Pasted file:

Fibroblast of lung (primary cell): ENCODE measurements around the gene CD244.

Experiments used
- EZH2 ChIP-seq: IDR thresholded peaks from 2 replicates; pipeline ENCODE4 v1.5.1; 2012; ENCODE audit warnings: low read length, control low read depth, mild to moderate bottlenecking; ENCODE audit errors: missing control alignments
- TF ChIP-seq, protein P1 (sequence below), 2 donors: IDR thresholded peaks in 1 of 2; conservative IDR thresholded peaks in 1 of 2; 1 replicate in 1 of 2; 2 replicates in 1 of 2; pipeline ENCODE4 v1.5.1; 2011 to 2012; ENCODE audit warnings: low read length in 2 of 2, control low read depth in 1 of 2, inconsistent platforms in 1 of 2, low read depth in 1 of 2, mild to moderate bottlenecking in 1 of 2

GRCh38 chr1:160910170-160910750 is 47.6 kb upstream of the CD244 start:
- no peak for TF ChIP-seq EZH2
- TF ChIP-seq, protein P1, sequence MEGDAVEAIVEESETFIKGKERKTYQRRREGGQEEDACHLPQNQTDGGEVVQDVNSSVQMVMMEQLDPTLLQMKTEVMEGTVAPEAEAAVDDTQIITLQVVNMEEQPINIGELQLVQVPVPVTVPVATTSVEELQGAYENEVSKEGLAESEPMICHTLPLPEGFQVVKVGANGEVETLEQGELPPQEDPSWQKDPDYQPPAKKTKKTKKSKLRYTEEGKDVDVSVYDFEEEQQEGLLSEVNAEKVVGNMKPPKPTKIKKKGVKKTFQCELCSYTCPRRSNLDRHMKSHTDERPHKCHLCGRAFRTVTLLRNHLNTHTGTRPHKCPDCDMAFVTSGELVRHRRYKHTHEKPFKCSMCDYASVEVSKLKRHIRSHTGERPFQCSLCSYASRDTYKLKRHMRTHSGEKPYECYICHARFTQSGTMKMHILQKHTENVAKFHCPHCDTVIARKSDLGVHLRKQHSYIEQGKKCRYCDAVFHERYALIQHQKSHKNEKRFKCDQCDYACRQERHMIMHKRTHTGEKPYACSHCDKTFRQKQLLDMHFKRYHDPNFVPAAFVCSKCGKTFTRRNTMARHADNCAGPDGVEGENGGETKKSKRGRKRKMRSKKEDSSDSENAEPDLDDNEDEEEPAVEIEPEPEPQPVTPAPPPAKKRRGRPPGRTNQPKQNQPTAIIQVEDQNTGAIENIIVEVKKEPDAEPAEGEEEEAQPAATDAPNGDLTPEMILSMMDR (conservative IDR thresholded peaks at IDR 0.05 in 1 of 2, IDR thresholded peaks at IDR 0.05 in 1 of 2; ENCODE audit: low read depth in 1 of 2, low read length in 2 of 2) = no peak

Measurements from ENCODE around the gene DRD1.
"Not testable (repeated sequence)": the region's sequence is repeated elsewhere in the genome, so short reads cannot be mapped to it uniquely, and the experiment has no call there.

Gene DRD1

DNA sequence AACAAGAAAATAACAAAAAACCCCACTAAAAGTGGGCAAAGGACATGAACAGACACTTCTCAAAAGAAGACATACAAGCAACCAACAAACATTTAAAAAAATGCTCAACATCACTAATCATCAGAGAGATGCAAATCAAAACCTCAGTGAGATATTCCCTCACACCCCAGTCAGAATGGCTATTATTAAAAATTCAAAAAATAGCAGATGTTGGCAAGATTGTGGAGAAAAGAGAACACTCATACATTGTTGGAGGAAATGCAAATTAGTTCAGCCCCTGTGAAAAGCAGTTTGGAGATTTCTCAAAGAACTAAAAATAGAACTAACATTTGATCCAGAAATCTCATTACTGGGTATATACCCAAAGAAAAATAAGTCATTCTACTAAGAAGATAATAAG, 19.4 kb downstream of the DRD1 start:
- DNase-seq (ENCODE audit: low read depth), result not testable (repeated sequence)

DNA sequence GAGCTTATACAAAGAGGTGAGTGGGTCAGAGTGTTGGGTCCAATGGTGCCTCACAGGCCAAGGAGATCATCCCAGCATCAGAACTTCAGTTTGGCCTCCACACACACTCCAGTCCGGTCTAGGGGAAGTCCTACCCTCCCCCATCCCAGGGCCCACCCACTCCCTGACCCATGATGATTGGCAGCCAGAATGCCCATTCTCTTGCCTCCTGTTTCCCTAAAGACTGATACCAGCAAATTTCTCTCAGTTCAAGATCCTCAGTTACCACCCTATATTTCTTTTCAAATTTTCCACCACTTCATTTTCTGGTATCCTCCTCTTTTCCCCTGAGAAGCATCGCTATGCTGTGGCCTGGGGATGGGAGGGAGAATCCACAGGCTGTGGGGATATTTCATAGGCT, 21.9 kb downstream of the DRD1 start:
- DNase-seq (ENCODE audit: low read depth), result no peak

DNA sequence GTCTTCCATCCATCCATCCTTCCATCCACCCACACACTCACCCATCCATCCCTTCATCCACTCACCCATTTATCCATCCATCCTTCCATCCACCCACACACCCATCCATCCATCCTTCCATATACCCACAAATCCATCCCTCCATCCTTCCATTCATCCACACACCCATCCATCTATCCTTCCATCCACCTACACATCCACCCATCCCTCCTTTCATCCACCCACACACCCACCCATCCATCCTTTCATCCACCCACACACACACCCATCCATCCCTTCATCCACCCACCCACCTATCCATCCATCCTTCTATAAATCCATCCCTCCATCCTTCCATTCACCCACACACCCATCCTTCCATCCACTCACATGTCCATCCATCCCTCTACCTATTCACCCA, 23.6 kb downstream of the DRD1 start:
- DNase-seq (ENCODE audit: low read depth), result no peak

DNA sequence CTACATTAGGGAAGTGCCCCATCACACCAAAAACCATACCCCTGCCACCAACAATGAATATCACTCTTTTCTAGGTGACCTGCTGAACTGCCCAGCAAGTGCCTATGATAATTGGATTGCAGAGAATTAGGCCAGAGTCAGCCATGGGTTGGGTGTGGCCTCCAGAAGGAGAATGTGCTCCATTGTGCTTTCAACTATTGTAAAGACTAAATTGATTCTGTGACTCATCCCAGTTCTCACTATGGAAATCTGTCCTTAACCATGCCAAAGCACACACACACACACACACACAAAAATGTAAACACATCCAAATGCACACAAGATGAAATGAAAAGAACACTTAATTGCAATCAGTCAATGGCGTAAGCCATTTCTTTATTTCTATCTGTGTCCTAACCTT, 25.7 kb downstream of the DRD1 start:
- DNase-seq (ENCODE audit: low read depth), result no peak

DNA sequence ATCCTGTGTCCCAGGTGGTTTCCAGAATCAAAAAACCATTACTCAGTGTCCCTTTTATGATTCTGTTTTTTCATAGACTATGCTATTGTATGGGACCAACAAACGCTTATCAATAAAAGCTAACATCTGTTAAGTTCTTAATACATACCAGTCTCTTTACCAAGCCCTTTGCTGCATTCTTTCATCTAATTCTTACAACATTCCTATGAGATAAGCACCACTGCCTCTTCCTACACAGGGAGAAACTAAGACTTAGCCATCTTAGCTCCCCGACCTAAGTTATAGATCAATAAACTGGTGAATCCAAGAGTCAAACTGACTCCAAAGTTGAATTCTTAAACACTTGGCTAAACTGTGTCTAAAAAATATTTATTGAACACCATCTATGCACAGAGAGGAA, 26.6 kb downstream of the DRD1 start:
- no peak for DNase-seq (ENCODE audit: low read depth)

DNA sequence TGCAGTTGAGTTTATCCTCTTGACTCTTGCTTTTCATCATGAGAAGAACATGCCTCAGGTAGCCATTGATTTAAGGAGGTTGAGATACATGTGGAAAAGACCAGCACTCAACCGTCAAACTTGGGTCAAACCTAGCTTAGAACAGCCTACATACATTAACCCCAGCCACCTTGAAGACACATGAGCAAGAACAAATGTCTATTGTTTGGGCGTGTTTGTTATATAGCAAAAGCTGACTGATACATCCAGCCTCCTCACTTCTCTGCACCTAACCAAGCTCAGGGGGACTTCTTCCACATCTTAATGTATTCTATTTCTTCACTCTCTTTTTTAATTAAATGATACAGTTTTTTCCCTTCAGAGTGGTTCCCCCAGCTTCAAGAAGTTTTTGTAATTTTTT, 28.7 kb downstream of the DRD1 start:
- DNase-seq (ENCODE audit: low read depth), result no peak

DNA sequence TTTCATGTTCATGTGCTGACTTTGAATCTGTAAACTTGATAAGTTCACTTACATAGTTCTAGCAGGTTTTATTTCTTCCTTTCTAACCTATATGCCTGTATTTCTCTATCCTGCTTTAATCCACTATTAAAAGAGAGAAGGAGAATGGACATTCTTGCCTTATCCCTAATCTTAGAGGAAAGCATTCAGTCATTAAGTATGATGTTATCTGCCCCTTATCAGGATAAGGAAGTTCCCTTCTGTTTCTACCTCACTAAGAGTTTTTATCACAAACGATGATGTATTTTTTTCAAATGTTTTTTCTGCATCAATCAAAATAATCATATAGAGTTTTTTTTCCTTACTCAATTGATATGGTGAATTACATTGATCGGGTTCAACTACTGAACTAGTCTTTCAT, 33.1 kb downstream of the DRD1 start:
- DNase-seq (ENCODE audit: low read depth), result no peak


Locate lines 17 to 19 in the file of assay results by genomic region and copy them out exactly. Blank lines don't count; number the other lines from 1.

DNA sequence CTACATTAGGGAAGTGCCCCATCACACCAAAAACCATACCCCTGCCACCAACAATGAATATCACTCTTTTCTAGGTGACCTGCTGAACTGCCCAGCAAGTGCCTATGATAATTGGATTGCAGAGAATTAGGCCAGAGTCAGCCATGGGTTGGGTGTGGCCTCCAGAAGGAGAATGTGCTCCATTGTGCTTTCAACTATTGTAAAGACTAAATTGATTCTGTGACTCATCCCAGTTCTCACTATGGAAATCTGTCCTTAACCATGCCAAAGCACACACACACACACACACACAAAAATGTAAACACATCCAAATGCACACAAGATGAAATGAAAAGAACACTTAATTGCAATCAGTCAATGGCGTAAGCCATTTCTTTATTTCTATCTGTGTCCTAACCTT, 25.7 kb downstream of the DRD1 start:
- DNase-seq (ENCODE audit: low read depth), result no peak

DNA sequence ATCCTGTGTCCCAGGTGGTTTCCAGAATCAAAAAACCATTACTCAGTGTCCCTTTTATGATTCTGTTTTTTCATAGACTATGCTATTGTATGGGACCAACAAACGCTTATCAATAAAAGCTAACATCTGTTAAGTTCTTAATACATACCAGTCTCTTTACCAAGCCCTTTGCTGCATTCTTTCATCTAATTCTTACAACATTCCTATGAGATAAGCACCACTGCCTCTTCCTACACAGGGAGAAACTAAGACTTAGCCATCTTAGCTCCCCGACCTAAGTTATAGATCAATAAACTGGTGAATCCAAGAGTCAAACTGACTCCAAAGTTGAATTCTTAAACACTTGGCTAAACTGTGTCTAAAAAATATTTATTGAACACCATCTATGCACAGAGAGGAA, 26.6 kb downstream of the DRD1 start: